Greg G. wrote:
<<Temporal perceptions have altered the general public consensus on
"looks good" in this decade. As the commonplace and mundane woods of
yesteryear faded to synthetics, gypsum and latex, we now find
ourselves celebrating natural woods once again. I suppose in times
past, being surrounded by unfinished wooden bowls, spoons, tables,
chairs, and well... everything, paint was considered quite upscale.
The changing fortunes of time continue to wreak havoc on expectations.
Now that wood isn't so common, we yearn for what was once concealed. >>
How very true is that? I work on a lot of houses (the one I looked at
yesterday was built in 1927; appraised value 1.1 million) and most of
the older homes had painted wood of a quality we will never see again.
This had all Douglas fir pediments, keyed trim around the windows with
all wood frames with sills and skirts. All with no knots, rough spots,
or curly grain. This also applied to the shoe mold, the 6" crown
molding (not sure of the wood, though) and the door casings with
All was gleefully painted. With many coats, too. When I am in the
attic of an older house, it is not uncommon for me to see rafters in
the 18 - 20' range in pine that have no knots at all for the entire
length. It was only framing lumber for the builder, but for us it
would be treasure.
For me, as stated, I like finishes that let the wood come through.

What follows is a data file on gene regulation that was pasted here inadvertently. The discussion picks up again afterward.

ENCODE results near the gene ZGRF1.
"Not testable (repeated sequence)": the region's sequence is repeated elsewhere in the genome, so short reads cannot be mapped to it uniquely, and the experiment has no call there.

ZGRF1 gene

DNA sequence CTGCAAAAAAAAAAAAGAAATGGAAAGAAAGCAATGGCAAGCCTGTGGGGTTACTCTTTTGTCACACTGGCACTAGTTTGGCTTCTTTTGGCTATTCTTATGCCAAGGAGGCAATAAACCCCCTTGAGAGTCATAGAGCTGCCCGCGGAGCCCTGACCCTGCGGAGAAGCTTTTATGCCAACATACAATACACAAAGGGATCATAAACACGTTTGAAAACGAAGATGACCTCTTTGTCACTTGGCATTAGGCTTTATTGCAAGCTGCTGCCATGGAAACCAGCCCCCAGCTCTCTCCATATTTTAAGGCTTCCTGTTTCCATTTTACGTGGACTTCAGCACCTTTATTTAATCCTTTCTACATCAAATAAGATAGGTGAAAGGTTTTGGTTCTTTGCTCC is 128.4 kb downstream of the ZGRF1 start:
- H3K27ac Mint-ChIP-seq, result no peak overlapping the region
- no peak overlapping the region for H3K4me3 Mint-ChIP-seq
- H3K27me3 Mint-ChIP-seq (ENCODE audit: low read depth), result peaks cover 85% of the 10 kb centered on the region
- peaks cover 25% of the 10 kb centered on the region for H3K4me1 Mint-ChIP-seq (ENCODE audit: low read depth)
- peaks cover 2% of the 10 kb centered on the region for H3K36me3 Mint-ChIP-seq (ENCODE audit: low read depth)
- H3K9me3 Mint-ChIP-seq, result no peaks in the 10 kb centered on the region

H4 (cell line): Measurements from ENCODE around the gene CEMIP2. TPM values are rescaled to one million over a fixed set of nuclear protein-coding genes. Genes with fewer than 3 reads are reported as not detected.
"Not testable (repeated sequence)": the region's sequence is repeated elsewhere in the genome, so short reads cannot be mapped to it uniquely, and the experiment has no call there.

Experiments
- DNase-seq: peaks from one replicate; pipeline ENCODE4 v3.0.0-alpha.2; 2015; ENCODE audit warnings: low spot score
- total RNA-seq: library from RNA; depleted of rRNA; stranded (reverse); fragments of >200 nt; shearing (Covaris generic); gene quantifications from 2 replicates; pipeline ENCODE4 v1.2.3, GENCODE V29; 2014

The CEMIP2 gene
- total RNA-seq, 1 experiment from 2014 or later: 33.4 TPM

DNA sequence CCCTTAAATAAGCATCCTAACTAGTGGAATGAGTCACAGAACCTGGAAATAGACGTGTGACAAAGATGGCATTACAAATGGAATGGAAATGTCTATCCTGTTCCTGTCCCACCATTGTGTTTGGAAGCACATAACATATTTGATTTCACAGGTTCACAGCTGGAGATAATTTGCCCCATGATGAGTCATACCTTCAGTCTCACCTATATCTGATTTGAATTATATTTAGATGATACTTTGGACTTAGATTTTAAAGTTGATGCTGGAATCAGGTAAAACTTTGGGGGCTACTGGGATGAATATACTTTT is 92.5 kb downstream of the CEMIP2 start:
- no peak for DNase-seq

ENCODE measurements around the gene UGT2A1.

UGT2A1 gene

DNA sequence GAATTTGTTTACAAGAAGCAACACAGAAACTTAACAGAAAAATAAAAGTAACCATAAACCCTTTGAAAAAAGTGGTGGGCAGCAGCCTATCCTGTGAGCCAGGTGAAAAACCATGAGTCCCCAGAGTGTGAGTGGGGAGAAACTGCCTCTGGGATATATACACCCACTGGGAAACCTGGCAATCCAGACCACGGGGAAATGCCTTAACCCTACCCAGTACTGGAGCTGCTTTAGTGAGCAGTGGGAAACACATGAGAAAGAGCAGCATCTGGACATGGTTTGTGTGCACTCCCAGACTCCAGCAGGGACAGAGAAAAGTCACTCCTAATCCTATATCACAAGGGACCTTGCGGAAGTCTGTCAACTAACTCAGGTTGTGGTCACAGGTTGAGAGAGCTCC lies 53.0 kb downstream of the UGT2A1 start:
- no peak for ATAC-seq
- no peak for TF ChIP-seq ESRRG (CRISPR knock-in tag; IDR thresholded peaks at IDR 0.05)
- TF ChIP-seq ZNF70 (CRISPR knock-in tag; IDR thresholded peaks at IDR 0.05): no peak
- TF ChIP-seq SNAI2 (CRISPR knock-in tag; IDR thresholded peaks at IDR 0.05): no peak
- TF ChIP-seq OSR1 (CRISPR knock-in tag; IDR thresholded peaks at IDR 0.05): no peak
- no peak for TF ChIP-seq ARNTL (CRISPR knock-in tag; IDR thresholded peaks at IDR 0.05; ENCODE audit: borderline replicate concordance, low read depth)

That's been the norm for many and certainly the hobby guys for many
years now. But 30 years ago when I started out, we stained everything.
I mean everything. The style was darker woods, like the old dark
libraries and studies, and the dark walled game rooms. We stained
trim, paneling, cabinets, doors, etc. I mean everything. We stained
walnut to a darker walnut. We stained cherry to a cherry red, not mild
In later years, we painted over a lot of the clear lacquer finishes on
kitchen cabinets and built ins as the French Country style of deorating
took hold. Everything had to be painted out white. Everything. I
must admit, it was a huge improvement for some of the kitchens we
But those weren't my projects, so I just did what the client wanted.
What someone chooses for a finish wasn't any of my business then, and
don't think it is now. Sure, I'll agree that it is hard to watch Norm
slather on some of those finishes, but hey... it's his project.
I just took offense to an earlier post that pronounced that people that
finish wood contrary to their authorotative, magificent opinon were
simply ignorant. Just about two shades of dark walnut too arrogant for